COMMENTARY: School renovation decisions to come
During the next several months, the Greencastle-Antrim School Board of Directors will make decisions regarding the school renovation and the operational budget for 2011-12. The intent of this article is to share some relevant information with the community.
First, we have a school district that is recognized for its excellence. This is to the credit of past and present administration, teachers, school staff, directors, taxpayers and countless ways the community has supported the students and school district. In the Dec. 17 issue there was an article in School Leader News that listed the teacher-student ratio. The average for all Pennsylvania school districts was 13.2 students for every teacher. The ratio for Greencastle-Antrim is 17.1. To meet the state average, we would have to add 51 teachers. To accomplish excellence the district has been prudent and disciplined in using financial resources.
We currently have a shortage of space in the high school and middle school. It is not an option to maintain the status quo. Building projects require three years. If we postpone the renovation, then there will be a need to purchase up to 10 temporary classrooms. Those familiar with this option know the installation and purchase of these classrooms is expensive with little value remaining after five years.
The mechanical equipment in the high school and middle school will need to be replaced over the next five years because of age. The cost based on the renovation projection is estimated to be $ 7-8 million.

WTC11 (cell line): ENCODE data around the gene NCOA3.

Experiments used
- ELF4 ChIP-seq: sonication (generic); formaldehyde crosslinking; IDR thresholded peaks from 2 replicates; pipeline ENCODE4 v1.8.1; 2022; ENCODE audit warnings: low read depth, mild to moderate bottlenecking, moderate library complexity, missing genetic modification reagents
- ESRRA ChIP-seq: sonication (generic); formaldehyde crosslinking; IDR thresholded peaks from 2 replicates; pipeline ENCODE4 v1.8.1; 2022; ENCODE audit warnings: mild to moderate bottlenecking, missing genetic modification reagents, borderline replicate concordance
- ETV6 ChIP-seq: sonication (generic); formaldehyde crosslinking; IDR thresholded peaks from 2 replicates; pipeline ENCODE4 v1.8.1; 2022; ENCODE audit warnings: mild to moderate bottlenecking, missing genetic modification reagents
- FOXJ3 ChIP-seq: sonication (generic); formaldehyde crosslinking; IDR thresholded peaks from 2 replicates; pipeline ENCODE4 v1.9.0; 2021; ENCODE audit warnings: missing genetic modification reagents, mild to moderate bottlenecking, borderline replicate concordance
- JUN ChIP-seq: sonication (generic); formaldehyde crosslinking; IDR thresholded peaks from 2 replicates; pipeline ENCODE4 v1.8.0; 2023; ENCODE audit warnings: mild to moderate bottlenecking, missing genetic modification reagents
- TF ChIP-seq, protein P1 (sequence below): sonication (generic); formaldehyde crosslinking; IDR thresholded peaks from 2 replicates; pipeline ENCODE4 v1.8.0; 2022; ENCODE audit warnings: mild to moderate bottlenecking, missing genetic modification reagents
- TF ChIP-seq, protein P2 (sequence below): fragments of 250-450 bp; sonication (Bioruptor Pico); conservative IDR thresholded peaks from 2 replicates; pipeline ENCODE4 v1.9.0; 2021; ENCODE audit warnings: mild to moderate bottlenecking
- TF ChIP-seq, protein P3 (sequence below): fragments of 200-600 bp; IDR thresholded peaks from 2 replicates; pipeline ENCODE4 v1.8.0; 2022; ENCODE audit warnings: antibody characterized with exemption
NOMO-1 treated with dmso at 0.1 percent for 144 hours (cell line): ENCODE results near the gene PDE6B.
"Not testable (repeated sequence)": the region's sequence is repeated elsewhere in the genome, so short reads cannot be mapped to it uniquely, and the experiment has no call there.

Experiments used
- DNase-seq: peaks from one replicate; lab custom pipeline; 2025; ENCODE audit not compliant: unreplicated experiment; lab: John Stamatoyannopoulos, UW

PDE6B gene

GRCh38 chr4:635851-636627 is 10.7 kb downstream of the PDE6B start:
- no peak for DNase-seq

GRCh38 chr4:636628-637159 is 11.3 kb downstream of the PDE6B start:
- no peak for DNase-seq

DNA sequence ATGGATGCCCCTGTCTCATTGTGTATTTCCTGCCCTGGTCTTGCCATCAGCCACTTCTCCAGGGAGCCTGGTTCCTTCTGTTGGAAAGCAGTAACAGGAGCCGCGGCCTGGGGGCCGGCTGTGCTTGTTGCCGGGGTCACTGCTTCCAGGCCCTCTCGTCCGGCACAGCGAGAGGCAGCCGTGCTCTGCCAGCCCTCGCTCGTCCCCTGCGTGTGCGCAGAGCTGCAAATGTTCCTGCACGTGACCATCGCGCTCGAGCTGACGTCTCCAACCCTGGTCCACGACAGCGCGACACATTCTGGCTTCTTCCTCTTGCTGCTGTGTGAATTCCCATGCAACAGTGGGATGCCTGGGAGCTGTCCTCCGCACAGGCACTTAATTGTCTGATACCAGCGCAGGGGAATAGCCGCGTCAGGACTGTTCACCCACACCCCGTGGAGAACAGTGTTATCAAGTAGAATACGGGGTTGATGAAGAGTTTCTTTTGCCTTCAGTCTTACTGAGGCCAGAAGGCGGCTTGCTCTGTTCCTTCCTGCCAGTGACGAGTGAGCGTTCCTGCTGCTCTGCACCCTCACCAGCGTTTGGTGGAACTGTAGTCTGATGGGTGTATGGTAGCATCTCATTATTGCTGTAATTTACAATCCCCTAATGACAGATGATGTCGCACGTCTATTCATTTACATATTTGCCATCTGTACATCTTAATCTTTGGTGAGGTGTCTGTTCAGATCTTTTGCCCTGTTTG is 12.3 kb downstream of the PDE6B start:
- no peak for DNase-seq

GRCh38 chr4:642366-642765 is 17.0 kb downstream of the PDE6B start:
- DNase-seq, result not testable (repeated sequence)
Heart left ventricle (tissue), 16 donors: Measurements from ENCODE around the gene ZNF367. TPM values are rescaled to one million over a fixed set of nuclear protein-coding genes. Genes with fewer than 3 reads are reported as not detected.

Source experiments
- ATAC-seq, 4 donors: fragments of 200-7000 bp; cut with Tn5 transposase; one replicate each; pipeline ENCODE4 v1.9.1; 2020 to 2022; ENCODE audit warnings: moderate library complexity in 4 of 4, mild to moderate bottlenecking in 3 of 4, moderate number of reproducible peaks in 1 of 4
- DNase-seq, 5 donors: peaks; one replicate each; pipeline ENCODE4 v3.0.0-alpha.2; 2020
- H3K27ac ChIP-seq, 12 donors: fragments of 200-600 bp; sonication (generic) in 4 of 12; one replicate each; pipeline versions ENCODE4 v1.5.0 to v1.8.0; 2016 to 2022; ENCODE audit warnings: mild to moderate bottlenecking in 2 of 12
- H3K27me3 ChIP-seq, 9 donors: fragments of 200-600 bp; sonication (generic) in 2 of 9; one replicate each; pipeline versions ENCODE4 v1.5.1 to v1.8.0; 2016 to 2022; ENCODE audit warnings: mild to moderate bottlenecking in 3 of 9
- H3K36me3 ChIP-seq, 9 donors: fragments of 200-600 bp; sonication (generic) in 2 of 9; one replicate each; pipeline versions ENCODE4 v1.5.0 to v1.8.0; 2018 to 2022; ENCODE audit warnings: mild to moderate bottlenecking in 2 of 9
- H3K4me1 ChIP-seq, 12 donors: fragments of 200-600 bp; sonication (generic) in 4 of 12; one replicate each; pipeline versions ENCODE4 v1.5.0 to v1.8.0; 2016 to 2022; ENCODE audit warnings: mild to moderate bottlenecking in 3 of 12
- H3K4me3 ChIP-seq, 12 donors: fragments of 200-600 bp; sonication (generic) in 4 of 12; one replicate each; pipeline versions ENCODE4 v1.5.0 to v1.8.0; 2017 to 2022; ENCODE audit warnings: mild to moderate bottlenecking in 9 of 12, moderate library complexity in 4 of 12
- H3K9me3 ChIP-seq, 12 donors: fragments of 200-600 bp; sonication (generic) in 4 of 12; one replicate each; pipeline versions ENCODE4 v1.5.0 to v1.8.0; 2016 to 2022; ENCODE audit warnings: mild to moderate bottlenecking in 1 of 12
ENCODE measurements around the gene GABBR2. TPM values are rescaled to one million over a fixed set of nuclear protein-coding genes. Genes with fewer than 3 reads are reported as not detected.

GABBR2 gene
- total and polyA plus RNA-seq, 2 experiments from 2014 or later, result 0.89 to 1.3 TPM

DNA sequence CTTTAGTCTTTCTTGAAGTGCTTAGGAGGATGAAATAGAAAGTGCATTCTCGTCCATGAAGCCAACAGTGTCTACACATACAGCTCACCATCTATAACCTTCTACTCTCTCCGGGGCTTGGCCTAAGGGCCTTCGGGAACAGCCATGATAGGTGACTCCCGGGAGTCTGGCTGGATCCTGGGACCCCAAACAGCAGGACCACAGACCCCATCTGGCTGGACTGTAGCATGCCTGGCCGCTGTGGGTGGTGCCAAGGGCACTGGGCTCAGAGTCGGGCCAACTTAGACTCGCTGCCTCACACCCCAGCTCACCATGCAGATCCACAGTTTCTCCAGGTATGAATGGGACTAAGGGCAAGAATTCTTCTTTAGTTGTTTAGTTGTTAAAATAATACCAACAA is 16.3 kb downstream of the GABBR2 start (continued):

Combined, temporary classrooms and mechanical replacement will necessitate a mill increase of 6 to 8 mills. At the end of the five year period, there will still be a need for a renovation project. By incorporating the mechanical replacement with a building renovation, the cost will mean a 4.1 mill increase in 2011-12 and another 4.1 in 2012-13. Instead of investing money in temporary classrooms we are paying for permanent classrooms bid based on 2011 dollars.
The price of a bond today is attractive based on a low rate of interest. The cost of school construction is reported to be 20 percent lower than 2008 levels. This could mean a savings of $3 to 4 million for the renovation project. In addition we will have the opportunity to get a portion of our mechanical upgrades funded with state funds through this consolidation. We won't know the costs and aid potential until the bids are finalized. No one can predict what the bond rates will be in three to five years. No one can predict what construction costs will be. It seems reasonable to conclude that both will be higher. In fact, the renovation cost for the addition may be $10 million more in another five years based on historical patterns.
What is the most cost effective decision to the district as well as the taxpayers? What is the best use of taxpayer dollars? As we continue the Plan Con steps that are required, more information will be available. Obviously the state of the economy and how these projects could impact fixed incomes as well as other residential and commercial taxpayers now and in the future are also an important consideration. School board meetings are open to the public. Citizens have an opportunity to speak based on board policies that have been established. The board meets the first and third Thursday of the month at 6 p.m. in the middle school library.